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April 2001

David Brower’s Last Interview

Activist and former backpacker David Brower reflects on his life in the political trenches and on the trails.

As a wall of fog passed through the Golden Gate Bridge 1,000 feet below Anne and Dave Brower’s Berkeley Hills home, the man writer John McPhee called “an emotionalist in an age of dangerous reason” was just hitting his stride. This time, it was Wall Street and Alan Greenspan. “We should revoke his right to use the word green’ in his name until he learns what all this mindless growth is costing the Earth!” Brower declared. And off he went, in a rant befitting the most successful evangelist of the environmental movement.

David Ross Brower was born in 1912 and grew up in the hills of Berkeley when the Golden Gate described a water passage between San Francisco and Marin County, not a world-famous bridge. After dropping out of the University of California in 1931-he was more proud of this than of his 9 honorary degrees-he became a mountaineer, making 70 first ascents in Yosemite and the High Sierra. Much as he would do in the world of environmental politics later in his life, he found 19 new routes on the sheer granite walls of Yosemite. He was an instructor in the U.S. Mountain Troops in World War II, served as a combat-intelligence officer in the Italian campaigns, and earned the Bronze Star.

But it was his 65 years campaigning on behalf of the planet and its wild places and inhabitants that defined David Brower. As an editor, filmmaker, and writer for the Sierra Club, he broadened environmental awareness as few others have. As its first executive director (1952-1969), Brower helped transform the Sierra Club into a political force, and its membership grew from 2,000 to 77,000. He led the successful efforts to protect Colorado’s Dinosaur National Monument, prevent the Grand Canyon from being dammed, and establish the National Wilderness Preservation System. His influence also helped add nine wild areas to the National Park system, from the Point Reyes National Seashore in California to New York’s Fire Island and areas around Cape Cod, Massachusetts. He was the instigator of the Sierra Club Foundation, Friends of the Earth, and Earth Island Institute, and with Marion Edey, co-founded the League of Conservation Voters. Three times he was nominated for the Nobel Peace Prize.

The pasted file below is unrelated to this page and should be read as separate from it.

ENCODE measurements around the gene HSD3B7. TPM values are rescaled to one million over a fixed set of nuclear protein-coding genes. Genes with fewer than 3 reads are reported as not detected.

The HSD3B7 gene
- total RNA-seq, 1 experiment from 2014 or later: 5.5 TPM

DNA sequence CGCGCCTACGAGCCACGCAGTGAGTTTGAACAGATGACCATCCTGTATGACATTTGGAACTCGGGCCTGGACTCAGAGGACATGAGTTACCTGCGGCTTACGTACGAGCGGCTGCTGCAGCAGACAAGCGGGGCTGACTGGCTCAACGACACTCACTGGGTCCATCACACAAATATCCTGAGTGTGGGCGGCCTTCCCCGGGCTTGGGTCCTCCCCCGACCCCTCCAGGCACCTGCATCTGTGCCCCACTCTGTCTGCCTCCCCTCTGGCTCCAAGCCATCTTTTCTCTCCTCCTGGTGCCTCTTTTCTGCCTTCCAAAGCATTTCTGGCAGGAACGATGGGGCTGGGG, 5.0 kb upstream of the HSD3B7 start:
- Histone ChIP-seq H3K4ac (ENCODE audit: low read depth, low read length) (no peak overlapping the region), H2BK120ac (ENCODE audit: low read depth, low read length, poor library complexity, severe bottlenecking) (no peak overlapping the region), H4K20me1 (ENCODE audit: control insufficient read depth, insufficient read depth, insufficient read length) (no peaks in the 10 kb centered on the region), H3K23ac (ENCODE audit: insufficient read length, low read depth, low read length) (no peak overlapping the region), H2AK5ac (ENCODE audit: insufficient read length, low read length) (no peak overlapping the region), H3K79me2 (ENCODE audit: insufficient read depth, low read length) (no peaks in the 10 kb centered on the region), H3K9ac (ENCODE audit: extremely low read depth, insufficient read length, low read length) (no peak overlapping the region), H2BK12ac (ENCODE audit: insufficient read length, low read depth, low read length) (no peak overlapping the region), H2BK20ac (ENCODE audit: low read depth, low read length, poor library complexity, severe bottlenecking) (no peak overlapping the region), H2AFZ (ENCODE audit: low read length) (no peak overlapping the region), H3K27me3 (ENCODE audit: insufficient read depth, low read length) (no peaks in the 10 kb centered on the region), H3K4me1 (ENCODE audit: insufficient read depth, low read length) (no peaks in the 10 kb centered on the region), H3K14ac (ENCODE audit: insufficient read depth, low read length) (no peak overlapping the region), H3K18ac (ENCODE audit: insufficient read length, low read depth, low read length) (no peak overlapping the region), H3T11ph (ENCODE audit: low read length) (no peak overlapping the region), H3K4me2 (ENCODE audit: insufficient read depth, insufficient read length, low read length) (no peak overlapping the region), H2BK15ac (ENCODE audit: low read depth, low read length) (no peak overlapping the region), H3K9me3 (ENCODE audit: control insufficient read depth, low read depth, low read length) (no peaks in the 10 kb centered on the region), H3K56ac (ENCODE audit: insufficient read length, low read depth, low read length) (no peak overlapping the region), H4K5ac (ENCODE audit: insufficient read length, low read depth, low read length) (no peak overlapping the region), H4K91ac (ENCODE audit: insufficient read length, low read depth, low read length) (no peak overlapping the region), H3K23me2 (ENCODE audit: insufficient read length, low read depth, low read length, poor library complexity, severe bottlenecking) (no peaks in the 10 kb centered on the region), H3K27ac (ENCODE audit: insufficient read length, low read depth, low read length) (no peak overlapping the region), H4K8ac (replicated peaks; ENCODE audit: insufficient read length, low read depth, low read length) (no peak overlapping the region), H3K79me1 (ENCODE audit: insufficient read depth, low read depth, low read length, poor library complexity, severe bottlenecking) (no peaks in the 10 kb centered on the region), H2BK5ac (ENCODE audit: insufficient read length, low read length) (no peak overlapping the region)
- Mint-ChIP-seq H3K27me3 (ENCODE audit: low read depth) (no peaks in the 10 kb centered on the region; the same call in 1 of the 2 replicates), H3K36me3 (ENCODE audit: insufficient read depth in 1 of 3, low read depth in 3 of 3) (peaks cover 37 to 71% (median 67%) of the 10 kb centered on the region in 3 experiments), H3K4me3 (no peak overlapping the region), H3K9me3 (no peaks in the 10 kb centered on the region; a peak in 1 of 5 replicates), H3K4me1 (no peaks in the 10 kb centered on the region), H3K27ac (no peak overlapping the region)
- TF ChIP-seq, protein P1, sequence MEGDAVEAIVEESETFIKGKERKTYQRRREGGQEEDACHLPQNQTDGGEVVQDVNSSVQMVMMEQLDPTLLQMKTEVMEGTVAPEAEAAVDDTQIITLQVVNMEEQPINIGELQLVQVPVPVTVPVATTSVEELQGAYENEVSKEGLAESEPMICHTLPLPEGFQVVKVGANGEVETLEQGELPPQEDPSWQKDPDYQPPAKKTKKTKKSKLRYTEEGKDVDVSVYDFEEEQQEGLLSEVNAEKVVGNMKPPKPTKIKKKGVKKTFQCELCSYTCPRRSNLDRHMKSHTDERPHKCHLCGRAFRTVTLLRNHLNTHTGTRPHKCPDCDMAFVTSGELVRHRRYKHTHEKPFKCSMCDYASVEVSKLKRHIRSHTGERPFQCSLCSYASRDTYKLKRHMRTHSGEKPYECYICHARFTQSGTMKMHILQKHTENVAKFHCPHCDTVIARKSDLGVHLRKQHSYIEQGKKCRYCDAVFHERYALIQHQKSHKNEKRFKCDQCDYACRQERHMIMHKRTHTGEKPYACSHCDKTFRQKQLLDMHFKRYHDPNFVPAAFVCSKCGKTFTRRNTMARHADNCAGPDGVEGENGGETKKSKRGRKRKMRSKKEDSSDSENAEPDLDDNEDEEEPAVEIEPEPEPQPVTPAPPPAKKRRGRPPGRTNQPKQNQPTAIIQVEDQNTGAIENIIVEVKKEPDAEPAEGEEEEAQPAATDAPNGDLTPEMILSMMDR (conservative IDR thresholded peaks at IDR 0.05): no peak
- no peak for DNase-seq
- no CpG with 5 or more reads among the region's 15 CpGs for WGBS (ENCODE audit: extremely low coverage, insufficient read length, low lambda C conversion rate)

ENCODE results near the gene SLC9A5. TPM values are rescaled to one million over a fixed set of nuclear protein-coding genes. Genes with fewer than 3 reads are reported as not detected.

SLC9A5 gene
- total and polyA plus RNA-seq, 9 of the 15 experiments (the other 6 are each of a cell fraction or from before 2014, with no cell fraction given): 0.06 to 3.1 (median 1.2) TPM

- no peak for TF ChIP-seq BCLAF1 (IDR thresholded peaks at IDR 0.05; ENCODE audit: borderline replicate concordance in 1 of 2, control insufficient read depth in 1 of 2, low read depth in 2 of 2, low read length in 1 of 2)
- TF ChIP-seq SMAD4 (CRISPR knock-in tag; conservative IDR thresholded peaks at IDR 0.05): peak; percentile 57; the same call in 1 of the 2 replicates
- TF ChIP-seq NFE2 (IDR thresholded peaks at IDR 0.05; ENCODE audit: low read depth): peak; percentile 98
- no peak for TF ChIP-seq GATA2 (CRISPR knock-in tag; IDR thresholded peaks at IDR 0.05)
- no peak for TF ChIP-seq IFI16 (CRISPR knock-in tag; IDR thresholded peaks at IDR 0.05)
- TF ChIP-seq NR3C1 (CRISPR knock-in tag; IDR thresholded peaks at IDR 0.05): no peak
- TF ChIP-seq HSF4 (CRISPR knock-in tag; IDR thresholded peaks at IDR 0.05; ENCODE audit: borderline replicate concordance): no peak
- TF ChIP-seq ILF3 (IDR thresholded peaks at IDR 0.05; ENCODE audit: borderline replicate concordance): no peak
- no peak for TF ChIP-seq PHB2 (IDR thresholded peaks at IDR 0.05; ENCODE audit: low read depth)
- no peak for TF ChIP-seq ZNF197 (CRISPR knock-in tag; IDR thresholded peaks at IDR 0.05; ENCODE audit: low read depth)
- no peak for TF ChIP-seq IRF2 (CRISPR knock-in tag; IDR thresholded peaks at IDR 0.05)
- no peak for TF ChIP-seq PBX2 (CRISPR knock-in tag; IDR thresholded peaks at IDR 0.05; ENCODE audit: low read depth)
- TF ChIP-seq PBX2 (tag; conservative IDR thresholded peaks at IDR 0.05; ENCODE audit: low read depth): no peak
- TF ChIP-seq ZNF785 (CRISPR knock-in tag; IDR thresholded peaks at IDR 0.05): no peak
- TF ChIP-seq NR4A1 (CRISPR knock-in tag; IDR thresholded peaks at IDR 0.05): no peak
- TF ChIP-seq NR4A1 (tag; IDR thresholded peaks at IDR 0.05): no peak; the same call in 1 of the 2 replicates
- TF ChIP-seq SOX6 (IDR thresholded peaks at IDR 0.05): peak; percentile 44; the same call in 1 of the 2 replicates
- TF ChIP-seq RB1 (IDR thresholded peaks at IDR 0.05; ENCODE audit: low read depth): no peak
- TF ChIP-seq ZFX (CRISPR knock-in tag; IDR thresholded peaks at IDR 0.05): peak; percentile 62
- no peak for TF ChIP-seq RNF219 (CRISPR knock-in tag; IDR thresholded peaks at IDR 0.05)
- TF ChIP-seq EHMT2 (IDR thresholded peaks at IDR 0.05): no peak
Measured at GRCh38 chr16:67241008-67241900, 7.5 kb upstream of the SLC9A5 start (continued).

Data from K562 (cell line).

During this late-summer interview, Dave was sitting in his dining room surrounded by photos taken by his friend Ansel Adams: Shiprock, Tenaya Lake, Yosemite Valley, and Aspens in New Mexico. Other shots, of the Grand Canyon, the Himalayas, Mono Lake, and Dave on a minaret in 1937, stood alongside posters and bumper stickers calling for restoring Glen Canyon and draining Lake Powell. I sensed a certain urgency in his voice. He had known that the cancer he was battling had returned and had mentioned to me that his time was limited.

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